In his speech Friday, he also pointed out that with economic growth shifting to the Global South, developing countries are taking on a greater financial burden within the United Nations.

To his mind, an expanded mandate and more resources would allow for UN-Habitat to engage in more substantive, on-the-ground work in areas like land-use planning, slum upgrading and governance.

Finally, he believes that having a strong agency headquartered in Nairobi has symbolic implications. UN-Habitat is “one of the only organisations in a developing country”, he said. “It would be a powerful message from the developed nations to support the strengthening and expanded mandate of this organisation.”


Kenya’s bold pronouncements in the chamber last week did not immediately make waves. The E. U.’s chief negotiator, Isabelle Delattre, declined to respond to Ongeri’s statements, pointing instead to the E. U.’s proposal that the U. N. General Assembly — not Habitat III — address the question of universal membership.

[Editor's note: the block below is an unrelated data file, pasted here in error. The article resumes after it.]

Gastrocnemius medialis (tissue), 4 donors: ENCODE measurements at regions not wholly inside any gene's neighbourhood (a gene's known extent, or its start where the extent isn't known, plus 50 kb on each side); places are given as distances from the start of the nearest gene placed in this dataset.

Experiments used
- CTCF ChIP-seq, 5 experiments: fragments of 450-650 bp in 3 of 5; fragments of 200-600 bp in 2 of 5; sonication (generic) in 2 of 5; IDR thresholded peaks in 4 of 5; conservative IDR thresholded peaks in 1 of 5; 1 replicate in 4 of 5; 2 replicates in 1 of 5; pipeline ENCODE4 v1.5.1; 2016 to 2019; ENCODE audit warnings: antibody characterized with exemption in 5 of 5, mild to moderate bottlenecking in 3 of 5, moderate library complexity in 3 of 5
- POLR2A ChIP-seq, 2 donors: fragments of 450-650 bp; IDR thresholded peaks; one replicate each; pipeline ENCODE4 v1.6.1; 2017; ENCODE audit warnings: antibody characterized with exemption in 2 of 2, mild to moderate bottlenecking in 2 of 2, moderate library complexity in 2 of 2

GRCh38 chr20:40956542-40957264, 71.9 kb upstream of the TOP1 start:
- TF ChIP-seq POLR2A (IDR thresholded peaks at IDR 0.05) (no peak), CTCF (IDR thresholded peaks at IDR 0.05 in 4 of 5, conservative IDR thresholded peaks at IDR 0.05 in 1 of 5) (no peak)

In her own statement before Ongeri’s speech, she struck a more conciliatory note. “We know we have difficult issues to settle and hope that we will do so in Surabaya,” she said, referring to the negotiations at the end of the month. “If we keep a constructive spirit — this is not mission impossible.” (The U. S. negotiating team was unable to offer comment on this issue by deadline.)

So far, however, there appears to be little progress on this fundamental disagreement. The question at hand is not whether UN-Habitat should be strengthened but whether the New Urban Agenda is even the place to have that conversation. Without an agreement on the appropriateness of the topic, there is minimal common ground to move forward.

The European Union, with its allies in the United States, Canada and Japan, is steadfast on this point. No E. U. member gave an individual country statement, which suggests discipline and agreement as negotiations proceed. By contrast, sources indicate that there is mounting frustration within the Group of 77 (G77), a negotiating bloc of developing countries, over Kenya’s outspoken stance on this single issue.